I’ve been thinking a lot about Italy lately because I taped a new show in Italy for the fall for Italian television so that’s on the brain. Maybe Latin America, Southeast Asia, Europe.

Any memorable dishes or techniques?

Oh, yeah absolutely, leaf grilling which they do in Greece and Portugal. They wrap sardines in grape leaves so the leaves burn and sort of smoke the fish. In Mexico, they do ember-roasted salsa where they lay the salsa ingredients on the coals and let them roast.

Comparing the States to all these different places, would you say that we have a lot to learn when it comes to both grilling and barbecue.

Actually, on the contrary. The States have a lot to teach, we are the only country in the world that has a very strong tradition of both grilling and true barbecue. I actually got an email from a Czech grilling friend who read my book Barbecue Bible and got totally hooked on the subject and opened the first grilling restaurant in The Czech Republic and now he is coming to New York for a week to study American barbecue and this happens with people I know all over the world.

Ok, so I got a speed round for you.

For grilling would you prefer gas or charcoal?

Charcoal. But the actual answer is neither, I prefer wood.

Any specific wood?

Oak, the point to make is that gas and charcoal produce no intrinsic flavors of their own, wood grilling gives you smoke as well as heat, so wood is the way to go.

Pork or beef?

Probably beef, although it helps that my wife doesn’t eat pork, so I only do pork professionally not at home.

Sauce or dry rub?

I’m more of a rub guy. I’ve written a whole book on rubs and sauces so obviously I do sauces, but I think sauces have been used to camouflage foods.

Steven Raichlen’s new book Project Fire is out now.  It is available at all Books & Books and on Amazon and would make a great gift for Father's Day Sunday, June 17th!

If you want to try your hand at one of Steven’s recipes from Project Fire, below is recipe for his Grilled Basket Halibut:

GRILL BASKET HALIBUT with Maple Teriyaki

Steven Raichlen Project Fire Grilled Basket Halibut

YIELD: Serves 4

METHOD: Direct grilling

PREP TIME: 10 minutes, plus
1 to 2 hours for marinating

GRILLING TIME: 6 to 10 minutes

GRILL/GEAR: Can be grilled over charcoal, wood, or gas. You also need a hinged grill basket and oil spray.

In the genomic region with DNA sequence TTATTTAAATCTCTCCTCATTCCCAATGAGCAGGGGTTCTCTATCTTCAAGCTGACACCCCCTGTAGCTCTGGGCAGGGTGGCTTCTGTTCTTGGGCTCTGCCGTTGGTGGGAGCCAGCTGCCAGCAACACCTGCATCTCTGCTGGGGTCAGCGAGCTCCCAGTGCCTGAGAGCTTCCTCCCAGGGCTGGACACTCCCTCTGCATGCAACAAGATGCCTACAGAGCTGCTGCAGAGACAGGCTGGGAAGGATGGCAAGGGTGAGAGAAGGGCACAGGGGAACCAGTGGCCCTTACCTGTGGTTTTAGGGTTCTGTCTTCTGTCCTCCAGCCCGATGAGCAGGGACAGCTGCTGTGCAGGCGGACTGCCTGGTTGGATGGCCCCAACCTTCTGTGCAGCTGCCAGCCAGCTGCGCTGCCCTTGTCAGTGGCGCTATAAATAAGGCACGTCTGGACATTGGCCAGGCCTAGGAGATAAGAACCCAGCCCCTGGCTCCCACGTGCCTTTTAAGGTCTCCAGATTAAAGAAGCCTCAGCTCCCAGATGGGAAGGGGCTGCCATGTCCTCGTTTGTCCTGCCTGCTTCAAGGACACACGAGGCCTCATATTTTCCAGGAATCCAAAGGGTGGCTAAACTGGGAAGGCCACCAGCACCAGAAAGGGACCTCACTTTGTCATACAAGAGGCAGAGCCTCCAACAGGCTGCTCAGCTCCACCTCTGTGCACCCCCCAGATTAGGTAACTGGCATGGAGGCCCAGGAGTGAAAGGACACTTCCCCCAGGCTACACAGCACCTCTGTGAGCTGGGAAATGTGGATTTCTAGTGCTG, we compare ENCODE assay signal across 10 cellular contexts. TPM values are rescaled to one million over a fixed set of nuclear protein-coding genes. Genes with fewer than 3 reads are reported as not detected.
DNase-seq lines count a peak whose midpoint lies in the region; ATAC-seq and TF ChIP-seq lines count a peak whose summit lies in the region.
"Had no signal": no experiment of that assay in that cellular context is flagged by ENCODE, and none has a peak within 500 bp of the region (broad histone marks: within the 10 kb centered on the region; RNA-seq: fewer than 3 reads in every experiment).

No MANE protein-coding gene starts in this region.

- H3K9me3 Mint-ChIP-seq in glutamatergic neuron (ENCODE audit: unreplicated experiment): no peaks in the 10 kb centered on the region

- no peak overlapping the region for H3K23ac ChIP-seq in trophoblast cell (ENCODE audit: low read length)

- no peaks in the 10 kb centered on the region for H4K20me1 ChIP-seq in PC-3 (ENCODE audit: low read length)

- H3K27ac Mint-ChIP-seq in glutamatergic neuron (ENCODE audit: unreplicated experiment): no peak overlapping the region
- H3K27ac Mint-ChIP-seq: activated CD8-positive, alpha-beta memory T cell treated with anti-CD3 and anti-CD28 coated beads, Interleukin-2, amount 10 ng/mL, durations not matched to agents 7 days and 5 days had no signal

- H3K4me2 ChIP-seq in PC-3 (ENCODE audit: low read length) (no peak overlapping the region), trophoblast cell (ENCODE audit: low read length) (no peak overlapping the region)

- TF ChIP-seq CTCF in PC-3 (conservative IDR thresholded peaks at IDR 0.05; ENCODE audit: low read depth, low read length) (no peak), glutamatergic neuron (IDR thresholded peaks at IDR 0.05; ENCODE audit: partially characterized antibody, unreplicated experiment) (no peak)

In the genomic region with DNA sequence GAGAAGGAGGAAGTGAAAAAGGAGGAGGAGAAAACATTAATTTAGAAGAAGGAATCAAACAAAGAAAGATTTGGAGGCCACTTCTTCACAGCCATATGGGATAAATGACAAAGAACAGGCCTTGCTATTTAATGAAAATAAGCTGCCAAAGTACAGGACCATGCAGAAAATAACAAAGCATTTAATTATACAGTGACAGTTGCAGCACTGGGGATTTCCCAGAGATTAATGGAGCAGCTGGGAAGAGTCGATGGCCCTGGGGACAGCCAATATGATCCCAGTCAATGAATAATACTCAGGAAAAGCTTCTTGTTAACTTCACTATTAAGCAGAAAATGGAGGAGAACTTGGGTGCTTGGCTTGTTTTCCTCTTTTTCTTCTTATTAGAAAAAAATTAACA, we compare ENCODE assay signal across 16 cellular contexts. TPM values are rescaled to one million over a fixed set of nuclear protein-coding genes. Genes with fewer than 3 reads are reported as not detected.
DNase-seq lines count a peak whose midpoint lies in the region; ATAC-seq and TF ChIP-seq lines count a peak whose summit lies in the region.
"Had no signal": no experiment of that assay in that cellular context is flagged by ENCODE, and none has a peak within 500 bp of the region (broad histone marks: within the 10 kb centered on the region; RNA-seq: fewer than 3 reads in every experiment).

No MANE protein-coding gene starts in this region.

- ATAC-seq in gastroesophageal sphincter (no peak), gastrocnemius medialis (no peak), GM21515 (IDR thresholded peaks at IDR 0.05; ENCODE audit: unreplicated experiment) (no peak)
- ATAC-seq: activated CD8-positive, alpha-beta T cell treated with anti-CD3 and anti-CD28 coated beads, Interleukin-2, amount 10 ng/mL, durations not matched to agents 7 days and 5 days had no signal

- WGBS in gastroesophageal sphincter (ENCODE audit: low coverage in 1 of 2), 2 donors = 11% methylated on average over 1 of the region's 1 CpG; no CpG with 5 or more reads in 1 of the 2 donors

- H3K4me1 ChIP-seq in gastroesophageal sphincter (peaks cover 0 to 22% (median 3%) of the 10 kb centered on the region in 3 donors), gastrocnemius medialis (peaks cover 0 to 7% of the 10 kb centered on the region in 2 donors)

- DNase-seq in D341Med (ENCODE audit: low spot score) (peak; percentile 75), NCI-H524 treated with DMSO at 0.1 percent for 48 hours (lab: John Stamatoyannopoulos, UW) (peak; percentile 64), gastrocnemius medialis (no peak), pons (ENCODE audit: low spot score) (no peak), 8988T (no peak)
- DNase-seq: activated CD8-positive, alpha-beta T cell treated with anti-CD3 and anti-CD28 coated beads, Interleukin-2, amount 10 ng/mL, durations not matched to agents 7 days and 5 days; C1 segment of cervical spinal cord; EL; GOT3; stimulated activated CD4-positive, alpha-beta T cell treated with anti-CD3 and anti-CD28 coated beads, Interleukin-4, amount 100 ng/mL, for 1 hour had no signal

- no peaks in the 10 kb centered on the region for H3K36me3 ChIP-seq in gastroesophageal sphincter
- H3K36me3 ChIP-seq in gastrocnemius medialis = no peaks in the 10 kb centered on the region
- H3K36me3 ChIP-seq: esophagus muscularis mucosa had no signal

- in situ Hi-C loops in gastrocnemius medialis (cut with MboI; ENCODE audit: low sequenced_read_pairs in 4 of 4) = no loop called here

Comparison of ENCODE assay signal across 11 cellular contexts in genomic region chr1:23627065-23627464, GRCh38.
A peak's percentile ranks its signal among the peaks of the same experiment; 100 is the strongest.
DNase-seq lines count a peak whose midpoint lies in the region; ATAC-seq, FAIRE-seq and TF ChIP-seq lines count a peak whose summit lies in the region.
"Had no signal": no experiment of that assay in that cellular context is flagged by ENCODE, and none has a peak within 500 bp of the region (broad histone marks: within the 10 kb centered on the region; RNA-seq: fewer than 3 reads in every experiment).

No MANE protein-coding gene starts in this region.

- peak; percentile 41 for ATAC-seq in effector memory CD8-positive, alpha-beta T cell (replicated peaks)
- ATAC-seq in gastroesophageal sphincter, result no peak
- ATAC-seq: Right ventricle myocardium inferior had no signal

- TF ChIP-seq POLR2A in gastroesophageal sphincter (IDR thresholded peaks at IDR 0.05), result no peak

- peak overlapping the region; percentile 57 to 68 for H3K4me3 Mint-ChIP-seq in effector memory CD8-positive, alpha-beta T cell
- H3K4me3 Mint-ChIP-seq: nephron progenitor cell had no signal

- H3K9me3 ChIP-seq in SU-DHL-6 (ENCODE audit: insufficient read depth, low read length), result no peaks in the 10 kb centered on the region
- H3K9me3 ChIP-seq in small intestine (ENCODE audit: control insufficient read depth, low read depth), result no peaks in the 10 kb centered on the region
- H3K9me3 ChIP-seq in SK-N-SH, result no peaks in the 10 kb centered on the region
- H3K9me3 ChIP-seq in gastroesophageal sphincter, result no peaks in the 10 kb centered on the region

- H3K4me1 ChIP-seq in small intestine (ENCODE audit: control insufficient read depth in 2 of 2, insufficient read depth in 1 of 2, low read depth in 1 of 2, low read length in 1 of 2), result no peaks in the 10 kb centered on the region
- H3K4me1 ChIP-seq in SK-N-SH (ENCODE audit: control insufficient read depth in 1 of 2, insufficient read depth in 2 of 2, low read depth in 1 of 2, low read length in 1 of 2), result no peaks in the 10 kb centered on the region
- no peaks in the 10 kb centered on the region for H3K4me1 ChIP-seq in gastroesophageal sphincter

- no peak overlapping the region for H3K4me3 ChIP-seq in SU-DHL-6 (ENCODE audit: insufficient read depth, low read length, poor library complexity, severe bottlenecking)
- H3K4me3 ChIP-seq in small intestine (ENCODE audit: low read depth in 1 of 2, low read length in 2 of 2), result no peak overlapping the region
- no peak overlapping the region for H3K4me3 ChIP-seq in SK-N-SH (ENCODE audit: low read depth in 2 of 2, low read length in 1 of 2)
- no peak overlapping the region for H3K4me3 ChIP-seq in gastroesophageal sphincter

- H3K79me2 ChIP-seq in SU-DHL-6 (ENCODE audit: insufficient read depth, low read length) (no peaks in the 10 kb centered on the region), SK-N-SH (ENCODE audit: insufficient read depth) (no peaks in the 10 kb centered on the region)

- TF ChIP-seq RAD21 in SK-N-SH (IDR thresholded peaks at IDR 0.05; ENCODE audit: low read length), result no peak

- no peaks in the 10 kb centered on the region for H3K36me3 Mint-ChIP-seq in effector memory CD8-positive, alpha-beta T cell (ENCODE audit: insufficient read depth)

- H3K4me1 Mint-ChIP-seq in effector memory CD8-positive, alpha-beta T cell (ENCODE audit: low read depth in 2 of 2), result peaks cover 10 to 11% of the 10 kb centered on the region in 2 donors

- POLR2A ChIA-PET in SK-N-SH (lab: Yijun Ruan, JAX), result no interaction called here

SHOP: Halibut is a semi-firm white fish with a mild sweet flavor. And it’s one of the rare wild fish you find on both the East and West Coasts. Can’t find halibut in your area? Teriyaki goes equally well with salmon, bluefish, and bass. You’ll need to know about a couple of special ingredients for this dish. Asian sesame oil—pressed from roasted sesame seeds—has an alluring nutty flavor. One good brand is Kadoya from Japan. Mirin is Japanese sweet rice wine—you can substitute sake or white wine plus a little extra maple syrup.

INSIDER TIP: So how do you grill a delicate stick-prone fish, like halibut, without leaving half of it stuck to the grill grate? One solution—used by grill masters in Europe and Central Asia—is to cook it in a grill basket. The beauty of this method? You turn the basket, not the fish.

Here’s a New England riff on a Japanese favorite: teriyaki sweetened with maple syrup. You might think that the fish will stick to the grill grate. It won’t. You might think that the sugar in the maple syrup will burn. It will—but just enough to impart a sweet-smoky caramel crust to the fish. Teriyaki comes from the Japanese words teri, meaning “luster” or “shine,” and yaki, meaning “grilled.” Rarely do four simple ingredients deliver such a big dividend of flavor.


For the marinade

1/2 cup soy sauce or tamari (a high-quality soy sauce brewed exclusively from soy beans)

1/2 cup sweet rice wine (mirin), sake, or white wine

1/2 cup pure maple syrup

1/2 cup Asian (dark) sesame oil

1 scallion, trimmed, white part smashed (reserve the green part, thinly sliced on the diagonal, for serving)

For the fish

1 1/2 to 2 pounds fresh halibut, cut into 4 even pieces

Cooking oil spray for the grill basket

Vegetable oil for oiling the grill grate

1. Make the marinade/sauce: Combine the soy sauce, mirin, maple syrup, sesame oil, and scallion white in a saucepan and whisk to mix.

2. Arrange the halibut in a baking dish just large enough to hold it. Pour the marinade over the halibut, turning it a few times to coat well. Marinate the fish, covered, in the refrigerator for 1 to 2 hours, turning two or three times.

3. Drain the halibut well, pouring the marinade back into the saucepan. Place the fish pieces in a grill basket that you’ve oiled well with oil spray.

4. Boil the marinade over high heat until syrupy and reduced by about one third, whisking often. You should have about 1¼ cups. Set this glaze aside for serving.

5. Set up your grill for direct grilling and heat to high. Brush or scrape the grill grate clean and oil it well. Lay the grill basket with the fish in it on the grate and grill the halibut until sizzling and browned on the outside and cooked through, 3 to 5 minutes per side. After 3 minutes, start basting the fish with some of the teriyaki glaze. Baste several times.

6. Carefully open the grill basket and transfer the fish to a platter or plates. Reboil the remaining glaze, whisk well, then strain it over the fish. Sprinkle with the scallion greens and serve. FYI, our food stylist, Nora Singley, likes to serve the halibut with grilled scallions.